This is an important formal welcome, which may be spoken or performed as a ceremony by the Aboriginal or Torres Strait Islander custodian/s of the local Country or Place.
A Welcome to Country is recommended for large public events. It may involve ceremonies of dance, smoke and/or song to bless the event and welcome participants. The ceremony must be negotiated with the local traditional owners, and communities may also wish to ceremonially close the event, thank the participants and protect the land for future meetings.
QCAA respectfully advises Aboriginal peoples and Torres Strait Islander peoples that this video may contain names, images or voices of people who are deceased. We acknowledge that in some communities it is distressing and offensive to mention names and to show images of people who have died.
A Welcome to Country
Senior Project Officer for Aboriginal and Torres Strait Islander Education
Reconciliation Australia defines a Welcome to Country as an important ceremony performed by Aboriginal or Torres Strait Islander people to welcome visitors to their traditional land. It can take many forms, depending on the particular culture of the traditional owners and can include singing, dancing, smoking ceremonies or a speech in traditional language or English.
What is a Welcome to Country?
Wulgurukaba, Gunggandji and Western Yalanji Elder
Welcome to Country should be done by traditional owners of that certain area. Of course, if a traditional owner is not there, then that is when we do an Acknowledgement of Country. Welcome to Country is about welcoming you to that Country, explaining about where you have come from, why you are there, what is the name of your different nation and just basically welcoming you to that Country.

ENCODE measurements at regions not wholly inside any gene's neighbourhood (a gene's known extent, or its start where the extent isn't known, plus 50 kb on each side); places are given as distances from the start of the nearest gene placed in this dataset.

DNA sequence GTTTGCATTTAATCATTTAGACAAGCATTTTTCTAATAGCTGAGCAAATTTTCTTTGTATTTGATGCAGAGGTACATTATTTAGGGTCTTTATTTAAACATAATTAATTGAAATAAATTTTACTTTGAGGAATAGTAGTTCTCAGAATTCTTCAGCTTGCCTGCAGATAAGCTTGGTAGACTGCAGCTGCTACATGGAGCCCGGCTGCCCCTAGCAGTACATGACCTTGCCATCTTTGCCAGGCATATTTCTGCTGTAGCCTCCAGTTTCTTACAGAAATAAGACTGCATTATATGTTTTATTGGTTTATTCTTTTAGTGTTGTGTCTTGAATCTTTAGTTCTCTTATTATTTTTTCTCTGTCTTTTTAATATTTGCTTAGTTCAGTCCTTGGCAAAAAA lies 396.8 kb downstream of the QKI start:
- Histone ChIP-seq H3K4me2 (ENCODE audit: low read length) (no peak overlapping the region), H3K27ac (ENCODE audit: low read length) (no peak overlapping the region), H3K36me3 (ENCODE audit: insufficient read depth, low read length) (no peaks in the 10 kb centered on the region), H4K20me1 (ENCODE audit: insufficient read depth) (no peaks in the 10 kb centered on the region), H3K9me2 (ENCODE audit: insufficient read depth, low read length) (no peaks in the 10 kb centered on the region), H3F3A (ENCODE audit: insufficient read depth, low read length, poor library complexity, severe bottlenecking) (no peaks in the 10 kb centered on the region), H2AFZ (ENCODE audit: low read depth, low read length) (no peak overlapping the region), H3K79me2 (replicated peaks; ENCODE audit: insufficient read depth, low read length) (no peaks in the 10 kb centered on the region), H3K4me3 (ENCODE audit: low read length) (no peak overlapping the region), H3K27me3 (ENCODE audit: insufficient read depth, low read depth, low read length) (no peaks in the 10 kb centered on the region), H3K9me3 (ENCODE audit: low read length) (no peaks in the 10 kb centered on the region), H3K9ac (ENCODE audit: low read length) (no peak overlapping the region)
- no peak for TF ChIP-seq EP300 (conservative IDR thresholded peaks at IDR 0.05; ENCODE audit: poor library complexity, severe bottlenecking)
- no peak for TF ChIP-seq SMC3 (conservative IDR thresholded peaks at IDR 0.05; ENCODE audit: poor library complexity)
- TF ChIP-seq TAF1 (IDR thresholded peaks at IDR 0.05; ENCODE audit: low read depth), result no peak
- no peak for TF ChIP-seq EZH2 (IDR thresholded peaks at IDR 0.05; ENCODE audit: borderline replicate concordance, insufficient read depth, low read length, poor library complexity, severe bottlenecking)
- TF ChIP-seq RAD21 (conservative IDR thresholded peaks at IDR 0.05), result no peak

Who should deliver a Welcome to Country?
I'm a traditional owner of Gunggandji people of Yarrabah, Wulgurukaba people of Townsville and Kuku Yalanji people, so I can do Welcome to Country there.
Only traditional owners from that Country should deliver a Welcome to Country
When should there be a Welcome to Country?
Gubbi Gubbi/Kabi Kabi Elder
Special, yes, our special events. Yes
A Welcome to Country should be delivered at special and important events or at events where the local community gathers.
Events where Welcome to Country is particularly appropriate include:
- statewide events
- conferences or large professional development events involving a wide cross-section of participants
- highly publicised events
- significant policy, report or project launches
- professional development and whole-of-government/organisation functions.
Negotiating a Welcome to Country
Aboriginal people and Torres Strait Islander people from the wider community can provide advice on when to use a Welcome to Country and when to use an Acknowledgment of Country.
Welcome to Country must be given by an appropriate person or delegated representative from the local Aboriginal or Torres Strait Islander traditional custodians’ group.
Note that the meanings of ceremonies and practices differ from place to place. Therefore, it is essential to work together to decide when and where ceremonies and acknowledgments should take place, the format of ceremony, who could and should be involved and an appropriate level of remuneration. The process can be complex and may take time to negotiate.
Observing Aboriginal protocols and Torres Strait Islander protocols includes allowing time for discussions and decision-making to take place.
As an effect of dispossession, in some parts of Queensland there are disputes about custodial ownership. These issues are the business of the Aboriginal communities and Torres Strait Islander communities involved. In such cases, the traditional owners of the land are acknowledged without naming those peoples specifically. Acknowledging Country in this way will not cause offence where there is some potential or actual dispute around traditional ownership.